Irisch Republikanische Solidarität


SF Ard Fheis builds party momentum

Seven motions running contrary to Sinn Fein's policy of tentative
support for Britain's PSNI police were either voted down or withdrawn
during the party's annual conference (Ard Fheis) at the weekend, which
mainly focussed election preaparation.

There were no speakers in favour of any of the policing motions, all of
which were submitted last November. That was two months before the
special conference on January 28th where the party's new approach to
policing was adopted by an overwhelming majority.

Motions from branches in Tyrone and Fermanagh committing Sinn Fein to
withhold support for any policing arrangements in the Six Counties
until there is a united, free and independent Ireland or until a
clearly-defined transition to a united Ireland is under way were
rejected by strong majorities.

A motion from a cumann in Ballyheigue, County Kerry, calling on the
leadership to stay out of any policing arrangements that would
"reinforce British rule in the North of Ireland was withdrawn, as was a
motion from a Monaghan branch demanding the replacement of both the
PSNI and the Garda by an all-Ireland police service.

Speaking in advance of the votes being taken, Sinn Fein justice and
policing spokesman Gerry Kelly appealed to delegates to abide by the
policing motion passed at the special policing conference five weeks

"Having effectively put our political opponents behind the eight-ball,
these motions would let them off the hook and give them a platform upon
which to attack us. After such an historic move by Republicans, it
would be foolhardy, to say the least, for delegates to let these
motions go through today."

He continued: "In the last few weeks of canvassing throughout the North
I can tell you that the support for our position on the doorsteps
reflects the overwhelming vote given by the Sinn Fein delegates in the
RDS a few weeks ago."

Mitchel McLaughlin MLA said the January conference had taken place at
"a truly historic point in our struggle" and the leadership had been
mandated to take decisive steps towards delivering "a new beginning to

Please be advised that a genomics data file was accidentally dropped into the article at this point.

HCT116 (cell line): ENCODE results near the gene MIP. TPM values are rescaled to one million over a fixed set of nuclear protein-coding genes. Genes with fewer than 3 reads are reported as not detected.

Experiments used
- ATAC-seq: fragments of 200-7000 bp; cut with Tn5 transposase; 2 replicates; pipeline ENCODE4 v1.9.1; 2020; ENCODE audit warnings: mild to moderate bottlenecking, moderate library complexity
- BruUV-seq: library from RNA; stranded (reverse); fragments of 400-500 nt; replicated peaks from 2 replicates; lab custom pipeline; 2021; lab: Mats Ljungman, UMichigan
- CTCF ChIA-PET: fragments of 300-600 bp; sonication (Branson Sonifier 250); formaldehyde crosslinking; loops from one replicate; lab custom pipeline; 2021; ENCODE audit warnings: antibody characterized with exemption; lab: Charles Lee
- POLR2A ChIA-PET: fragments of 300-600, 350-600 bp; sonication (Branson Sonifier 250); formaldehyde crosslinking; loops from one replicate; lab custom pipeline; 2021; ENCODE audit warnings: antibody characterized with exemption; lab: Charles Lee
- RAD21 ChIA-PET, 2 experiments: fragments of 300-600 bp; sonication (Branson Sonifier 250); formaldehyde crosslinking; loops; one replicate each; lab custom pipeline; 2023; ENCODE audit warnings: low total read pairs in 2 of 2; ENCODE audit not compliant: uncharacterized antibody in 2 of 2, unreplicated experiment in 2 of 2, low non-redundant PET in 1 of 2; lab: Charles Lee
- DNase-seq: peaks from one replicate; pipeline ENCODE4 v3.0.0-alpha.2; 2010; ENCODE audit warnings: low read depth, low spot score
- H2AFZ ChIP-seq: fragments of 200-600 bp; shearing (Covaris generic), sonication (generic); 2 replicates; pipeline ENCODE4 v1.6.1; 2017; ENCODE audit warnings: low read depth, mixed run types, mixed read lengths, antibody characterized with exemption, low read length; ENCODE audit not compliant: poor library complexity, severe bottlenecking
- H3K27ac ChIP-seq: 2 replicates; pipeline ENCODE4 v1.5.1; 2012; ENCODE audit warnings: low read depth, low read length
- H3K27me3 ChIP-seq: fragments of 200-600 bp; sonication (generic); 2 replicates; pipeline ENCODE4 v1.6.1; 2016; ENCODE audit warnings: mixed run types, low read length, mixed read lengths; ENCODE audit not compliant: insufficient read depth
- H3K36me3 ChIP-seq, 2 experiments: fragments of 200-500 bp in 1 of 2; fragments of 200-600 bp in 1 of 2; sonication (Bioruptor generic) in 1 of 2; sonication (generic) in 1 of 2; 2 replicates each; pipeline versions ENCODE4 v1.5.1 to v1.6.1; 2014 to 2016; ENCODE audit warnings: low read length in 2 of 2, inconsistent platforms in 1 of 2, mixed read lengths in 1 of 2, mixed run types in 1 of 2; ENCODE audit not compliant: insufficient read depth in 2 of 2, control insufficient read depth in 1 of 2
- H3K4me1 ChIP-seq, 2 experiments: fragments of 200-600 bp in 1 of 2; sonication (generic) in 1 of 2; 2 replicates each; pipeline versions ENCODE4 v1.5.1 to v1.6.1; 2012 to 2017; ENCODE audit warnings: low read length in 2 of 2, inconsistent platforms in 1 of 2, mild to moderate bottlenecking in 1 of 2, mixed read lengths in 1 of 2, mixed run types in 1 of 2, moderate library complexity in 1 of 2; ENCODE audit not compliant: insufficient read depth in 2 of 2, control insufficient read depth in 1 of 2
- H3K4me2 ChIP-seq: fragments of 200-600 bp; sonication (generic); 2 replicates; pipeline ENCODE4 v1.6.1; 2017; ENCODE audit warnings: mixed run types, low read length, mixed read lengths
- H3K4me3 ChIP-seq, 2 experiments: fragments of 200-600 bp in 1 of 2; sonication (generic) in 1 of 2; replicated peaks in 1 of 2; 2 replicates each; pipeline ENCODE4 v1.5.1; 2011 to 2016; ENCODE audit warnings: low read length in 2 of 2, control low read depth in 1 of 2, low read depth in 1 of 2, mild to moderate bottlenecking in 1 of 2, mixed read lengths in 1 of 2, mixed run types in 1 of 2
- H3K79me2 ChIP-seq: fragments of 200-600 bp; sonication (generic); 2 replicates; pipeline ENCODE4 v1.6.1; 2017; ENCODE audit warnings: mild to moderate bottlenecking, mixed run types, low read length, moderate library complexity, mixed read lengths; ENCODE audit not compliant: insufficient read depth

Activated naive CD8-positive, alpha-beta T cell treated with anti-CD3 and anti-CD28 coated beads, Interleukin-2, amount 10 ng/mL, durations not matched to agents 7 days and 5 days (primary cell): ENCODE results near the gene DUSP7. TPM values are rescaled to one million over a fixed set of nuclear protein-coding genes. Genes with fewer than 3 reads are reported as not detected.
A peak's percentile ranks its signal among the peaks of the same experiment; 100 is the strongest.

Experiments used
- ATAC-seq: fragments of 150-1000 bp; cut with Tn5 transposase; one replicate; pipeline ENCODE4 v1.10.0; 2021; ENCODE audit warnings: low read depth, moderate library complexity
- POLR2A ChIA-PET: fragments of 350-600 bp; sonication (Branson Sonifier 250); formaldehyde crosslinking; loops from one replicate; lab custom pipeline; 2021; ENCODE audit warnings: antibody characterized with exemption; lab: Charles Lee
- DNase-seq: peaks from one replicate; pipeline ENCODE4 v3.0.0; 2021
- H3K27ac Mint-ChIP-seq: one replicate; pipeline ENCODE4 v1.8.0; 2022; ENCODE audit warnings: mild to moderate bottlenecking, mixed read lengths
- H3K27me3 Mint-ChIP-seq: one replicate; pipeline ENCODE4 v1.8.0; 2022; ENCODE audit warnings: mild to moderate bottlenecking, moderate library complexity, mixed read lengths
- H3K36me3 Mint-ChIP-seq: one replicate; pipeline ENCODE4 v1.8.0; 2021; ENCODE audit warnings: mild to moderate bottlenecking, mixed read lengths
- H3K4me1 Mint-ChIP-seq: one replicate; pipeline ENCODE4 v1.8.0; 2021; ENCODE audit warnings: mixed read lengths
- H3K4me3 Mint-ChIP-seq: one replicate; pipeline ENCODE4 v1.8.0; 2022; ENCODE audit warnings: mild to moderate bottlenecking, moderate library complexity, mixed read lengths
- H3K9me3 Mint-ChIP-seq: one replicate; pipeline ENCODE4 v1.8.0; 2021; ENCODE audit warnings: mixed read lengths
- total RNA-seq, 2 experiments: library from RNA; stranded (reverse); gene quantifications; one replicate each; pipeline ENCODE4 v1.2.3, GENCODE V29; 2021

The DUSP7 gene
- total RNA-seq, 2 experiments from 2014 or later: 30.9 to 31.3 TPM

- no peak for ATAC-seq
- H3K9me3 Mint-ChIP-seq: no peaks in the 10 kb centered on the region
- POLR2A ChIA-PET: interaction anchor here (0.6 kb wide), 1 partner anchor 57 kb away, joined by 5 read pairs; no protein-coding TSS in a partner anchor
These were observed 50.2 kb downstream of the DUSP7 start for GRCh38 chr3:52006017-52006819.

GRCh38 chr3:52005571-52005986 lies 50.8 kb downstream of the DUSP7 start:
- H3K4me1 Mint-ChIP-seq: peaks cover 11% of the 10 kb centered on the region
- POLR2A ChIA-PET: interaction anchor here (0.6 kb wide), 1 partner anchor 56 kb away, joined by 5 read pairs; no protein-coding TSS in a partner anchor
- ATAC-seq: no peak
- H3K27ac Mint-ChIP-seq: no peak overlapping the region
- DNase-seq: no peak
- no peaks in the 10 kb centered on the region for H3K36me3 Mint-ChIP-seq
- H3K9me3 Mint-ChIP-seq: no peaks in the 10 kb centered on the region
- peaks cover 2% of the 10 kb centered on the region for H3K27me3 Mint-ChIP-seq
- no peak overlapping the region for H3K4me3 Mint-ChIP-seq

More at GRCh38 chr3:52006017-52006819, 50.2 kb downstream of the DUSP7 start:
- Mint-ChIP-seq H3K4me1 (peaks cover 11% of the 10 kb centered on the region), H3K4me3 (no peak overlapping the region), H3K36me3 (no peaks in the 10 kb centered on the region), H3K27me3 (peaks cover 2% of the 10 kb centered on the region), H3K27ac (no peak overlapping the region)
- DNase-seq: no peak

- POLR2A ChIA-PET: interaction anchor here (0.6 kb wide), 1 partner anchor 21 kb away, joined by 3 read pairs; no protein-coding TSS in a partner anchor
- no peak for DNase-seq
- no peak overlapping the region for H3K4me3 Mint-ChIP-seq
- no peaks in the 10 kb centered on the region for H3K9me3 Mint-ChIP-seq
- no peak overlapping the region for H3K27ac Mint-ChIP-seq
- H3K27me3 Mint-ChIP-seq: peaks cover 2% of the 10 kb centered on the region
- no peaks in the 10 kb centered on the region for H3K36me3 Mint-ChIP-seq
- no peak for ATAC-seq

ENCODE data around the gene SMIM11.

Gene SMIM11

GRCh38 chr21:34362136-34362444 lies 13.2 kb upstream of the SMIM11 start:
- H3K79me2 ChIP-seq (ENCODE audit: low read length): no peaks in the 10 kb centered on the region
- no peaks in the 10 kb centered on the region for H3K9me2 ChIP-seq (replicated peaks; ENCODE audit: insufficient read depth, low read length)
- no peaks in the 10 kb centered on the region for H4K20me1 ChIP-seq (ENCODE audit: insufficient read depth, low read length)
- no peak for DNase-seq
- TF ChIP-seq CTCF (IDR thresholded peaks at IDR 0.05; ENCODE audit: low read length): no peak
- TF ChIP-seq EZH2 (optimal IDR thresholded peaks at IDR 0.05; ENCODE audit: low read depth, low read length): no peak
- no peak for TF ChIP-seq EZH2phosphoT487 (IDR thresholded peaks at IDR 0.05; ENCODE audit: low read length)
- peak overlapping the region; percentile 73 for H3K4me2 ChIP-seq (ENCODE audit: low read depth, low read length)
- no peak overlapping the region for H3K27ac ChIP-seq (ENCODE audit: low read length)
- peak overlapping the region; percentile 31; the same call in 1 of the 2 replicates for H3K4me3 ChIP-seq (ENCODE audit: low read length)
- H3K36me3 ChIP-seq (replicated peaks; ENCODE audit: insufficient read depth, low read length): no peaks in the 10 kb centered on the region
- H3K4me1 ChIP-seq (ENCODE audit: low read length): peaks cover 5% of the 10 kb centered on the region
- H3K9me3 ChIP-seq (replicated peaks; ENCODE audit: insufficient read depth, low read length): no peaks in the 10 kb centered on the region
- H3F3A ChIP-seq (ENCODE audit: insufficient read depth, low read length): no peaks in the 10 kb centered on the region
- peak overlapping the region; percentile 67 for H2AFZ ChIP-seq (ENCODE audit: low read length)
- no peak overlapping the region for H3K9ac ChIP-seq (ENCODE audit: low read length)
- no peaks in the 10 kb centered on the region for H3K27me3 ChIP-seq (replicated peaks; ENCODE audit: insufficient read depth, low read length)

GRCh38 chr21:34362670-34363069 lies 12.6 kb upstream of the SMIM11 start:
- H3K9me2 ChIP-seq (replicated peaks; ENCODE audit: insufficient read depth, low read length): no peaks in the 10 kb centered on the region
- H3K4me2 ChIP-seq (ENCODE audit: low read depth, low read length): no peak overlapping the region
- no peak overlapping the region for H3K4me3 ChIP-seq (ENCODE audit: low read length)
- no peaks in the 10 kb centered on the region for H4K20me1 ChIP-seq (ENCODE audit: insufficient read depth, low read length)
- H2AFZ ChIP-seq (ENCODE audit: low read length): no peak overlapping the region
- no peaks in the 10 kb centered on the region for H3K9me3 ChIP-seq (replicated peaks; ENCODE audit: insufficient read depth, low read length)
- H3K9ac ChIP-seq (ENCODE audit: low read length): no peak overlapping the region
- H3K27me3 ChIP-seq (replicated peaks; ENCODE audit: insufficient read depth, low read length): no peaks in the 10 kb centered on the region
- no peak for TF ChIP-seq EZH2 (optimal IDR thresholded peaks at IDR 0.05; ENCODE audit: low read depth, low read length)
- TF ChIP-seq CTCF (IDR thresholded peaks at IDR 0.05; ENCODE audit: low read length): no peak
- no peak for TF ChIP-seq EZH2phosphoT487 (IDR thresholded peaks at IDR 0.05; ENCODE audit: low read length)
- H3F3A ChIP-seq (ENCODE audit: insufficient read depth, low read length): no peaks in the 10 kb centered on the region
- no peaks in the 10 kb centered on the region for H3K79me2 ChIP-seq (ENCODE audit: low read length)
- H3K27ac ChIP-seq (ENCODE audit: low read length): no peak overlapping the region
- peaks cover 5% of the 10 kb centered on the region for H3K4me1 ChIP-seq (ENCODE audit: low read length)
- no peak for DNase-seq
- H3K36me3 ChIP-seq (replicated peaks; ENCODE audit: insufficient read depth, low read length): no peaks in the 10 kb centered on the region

policing in the North".

That "courageous decision" had an equally-important impact on the
political process. Sinn Fein had again seized the initiative and the
spotlight was on Ian Paisley and the Democratic Unionist Party.

"I hope he says 'yes', but in the event of him walking away, the
process will move on regardless. This time that is the vital


A Bandon, County Cork, motion ruling out a post-election coalition with
Bertie Ahern's Fianna Fail, was overwhelmingly defeated on the advice
of the leadership.

The party's Dail leader, Caoimhghin O Caolain, reminded delegates that
it would be up to party members to decide if Sinn Fein should enter a
coalition arrangement after the election. "Now that is something you
should retain," he added.

The only delegate to speak in favour of the motion was Jackie Phelan
from Portlaw, Co Waterford, a popular ardfheis attender. As always, he
did not disappoint, and even Mr Adams smiled when he rebuked the
leadership for ambiguity on the coalition issue.

Delegates cheered, as Mr Phelan said: "The greatest betrayal of all by
Fianna Fail was the extradition of republicans into the hands of a
British system which was found guilty of torture by the European Court
of Human Rights."

However, when the vote came, the vast majority of them backed Mr O
Caolain's view. The same Mr O Caolain, recovering from a recent
illness, got one of the biggest cheers of the weekend when he remarked:
"My fellow republicans, when I say it is great to be here, I really
mean it."

Overall, the focus was squarely on the elections. Dublin South East
candidate Daithi Doolan, in a variation of the Danny Morrison edict,
urged delegates to have "a union card in one hand and a ballot paper in
the other".

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